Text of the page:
If you want to highlight every other row in a table (sometimes called zebra striping) with conditional formatting you can do so with a simple formula that uses either the ISEVEN or ISODD function. For example, if you want to highlight every other row in the range B3:F102 select the entire range then create a conditional formatting rule that uses this formula:


Generic formula



When you use a formula to apply conditional formatting, the formula is evaluated for every cell in the selection. In this case, there are no addresses in the formula, so, for every cell in the data, the ROW and ISEVEN functions are run. ROW returns the row number of the cell, and ISEVEN returns TRUE if the row number is even and FALSE if the row number is odd. The rule will trigger on TRUE, so even rows will be shaded.

To shade odd rows, just use ISODD instead:


A MOD alternative

If you're using an older version of Excel (before 2007) you may not have access to ISEVEN and ISODD. In that case, you can use the "classic" formula for shading even or odd rows, which depends on the MOD function:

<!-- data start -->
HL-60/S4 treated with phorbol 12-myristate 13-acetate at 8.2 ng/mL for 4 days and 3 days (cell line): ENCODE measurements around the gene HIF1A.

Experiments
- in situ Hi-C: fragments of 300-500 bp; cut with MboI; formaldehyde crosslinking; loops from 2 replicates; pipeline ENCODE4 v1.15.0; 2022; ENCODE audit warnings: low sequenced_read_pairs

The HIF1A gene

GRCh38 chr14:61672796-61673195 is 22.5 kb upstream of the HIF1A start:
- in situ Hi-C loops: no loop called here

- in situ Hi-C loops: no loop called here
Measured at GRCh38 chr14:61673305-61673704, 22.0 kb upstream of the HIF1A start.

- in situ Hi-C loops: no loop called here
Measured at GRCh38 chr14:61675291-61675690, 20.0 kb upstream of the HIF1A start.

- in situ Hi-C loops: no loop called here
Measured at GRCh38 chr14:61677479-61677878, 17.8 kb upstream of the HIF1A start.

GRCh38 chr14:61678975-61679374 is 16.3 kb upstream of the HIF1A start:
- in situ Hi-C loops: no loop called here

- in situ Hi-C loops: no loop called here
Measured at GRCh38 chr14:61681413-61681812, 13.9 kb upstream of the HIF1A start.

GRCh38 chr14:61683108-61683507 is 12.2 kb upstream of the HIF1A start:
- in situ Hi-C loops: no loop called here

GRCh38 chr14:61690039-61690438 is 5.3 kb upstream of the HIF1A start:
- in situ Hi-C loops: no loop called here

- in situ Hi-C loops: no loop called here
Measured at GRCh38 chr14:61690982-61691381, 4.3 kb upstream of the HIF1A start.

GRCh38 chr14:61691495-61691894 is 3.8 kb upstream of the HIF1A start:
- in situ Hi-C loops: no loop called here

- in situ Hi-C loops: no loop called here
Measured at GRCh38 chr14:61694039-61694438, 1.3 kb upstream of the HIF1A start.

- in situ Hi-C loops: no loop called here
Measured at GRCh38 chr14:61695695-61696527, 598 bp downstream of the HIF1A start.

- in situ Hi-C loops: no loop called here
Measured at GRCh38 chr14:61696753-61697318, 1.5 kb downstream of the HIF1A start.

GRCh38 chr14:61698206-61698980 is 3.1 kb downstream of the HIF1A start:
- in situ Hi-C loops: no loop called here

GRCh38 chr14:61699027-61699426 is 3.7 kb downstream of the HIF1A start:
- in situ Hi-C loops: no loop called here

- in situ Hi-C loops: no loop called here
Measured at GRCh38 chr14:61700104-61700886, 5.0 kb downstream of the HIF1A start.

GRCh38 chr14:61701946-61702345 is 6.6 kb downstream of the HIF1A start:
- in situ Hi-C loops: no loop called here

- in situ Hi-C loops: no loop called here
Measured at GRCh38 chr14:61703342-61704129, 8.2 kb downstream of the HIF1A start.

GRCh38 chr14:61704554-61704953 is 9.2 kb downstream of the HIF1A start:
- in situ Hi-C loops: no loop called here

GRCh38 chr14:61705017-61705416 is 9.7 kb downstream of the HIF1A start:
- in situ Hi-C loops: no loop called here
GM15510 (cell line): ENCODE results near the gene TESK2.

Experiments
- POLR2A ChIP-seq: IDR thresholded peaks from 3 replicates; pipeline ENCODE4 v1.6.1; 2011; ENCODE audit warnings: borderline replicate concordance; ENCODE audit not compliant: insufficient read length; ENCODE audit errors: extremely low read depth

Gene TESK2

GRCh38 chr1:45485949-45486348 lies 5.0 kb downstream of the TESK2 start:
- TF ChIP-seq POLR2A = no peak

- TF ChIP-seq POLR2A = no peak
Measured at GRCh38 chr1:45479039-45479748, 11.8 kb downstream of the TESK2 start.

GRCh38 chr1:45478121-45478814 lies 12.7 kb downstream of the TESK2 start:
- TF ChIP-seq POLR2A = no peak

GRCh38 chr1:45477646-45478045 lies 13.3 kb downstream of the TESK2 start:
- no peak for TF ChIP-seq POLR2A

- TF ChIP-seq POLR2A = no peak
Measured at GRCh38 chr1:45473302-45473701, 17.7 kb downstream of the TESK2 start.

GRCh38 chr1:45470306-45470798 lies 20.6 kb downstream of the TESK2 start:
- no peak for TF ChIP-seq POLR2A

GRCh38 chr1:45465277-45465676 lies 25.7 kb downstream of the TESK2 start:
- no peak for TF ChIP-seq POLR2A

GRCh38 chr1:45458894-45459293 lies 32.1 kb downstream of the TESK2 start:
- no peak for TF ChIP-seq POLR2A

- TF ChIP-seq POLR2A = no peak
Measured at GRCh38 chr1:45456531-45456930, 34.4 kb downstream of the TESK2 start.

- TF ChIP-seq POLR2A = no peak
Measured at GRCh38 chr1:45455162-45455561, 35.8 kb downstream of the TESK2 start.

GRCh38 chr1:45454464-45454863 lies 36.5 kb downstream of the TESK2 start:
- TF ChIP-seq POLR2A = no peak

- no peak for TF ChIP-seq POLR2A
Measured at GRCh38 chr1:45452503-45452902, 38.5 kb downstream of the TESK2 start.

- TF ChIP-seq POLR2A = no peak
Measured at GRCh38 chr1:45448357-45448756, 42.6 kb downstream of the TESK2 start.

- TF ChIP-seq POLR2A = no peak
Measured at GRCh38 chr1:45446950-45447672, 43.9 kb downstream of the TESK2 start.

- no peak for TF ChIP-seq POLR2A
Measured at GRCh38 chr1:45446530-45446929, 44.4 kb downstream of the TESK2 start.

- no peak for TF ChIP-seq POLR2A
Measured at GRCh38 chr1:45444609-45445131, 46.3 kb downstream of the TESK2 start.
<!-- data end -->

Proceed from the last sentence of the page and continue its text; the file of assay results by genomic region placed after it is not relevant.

=MOD(ROW(),2) = 0 // returns true for even rows
=MOD(ROW(),2) = 1 // returns true for odd rows

MOD takes a number and a divisor as arguments, and returns the remainder. The ROW function provides the number, which is divided by 2, so MOD returns zero when the row is an even number and 1 if not.

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Dave Bruns

Hi - I'm Dave Bruns, and I run Exceljet with my wife, Lisa. Our goal is to help you work faster in Excel. We create short videos, and clear examples of formulas, functions, pivot tables, conditional formatting, and charts.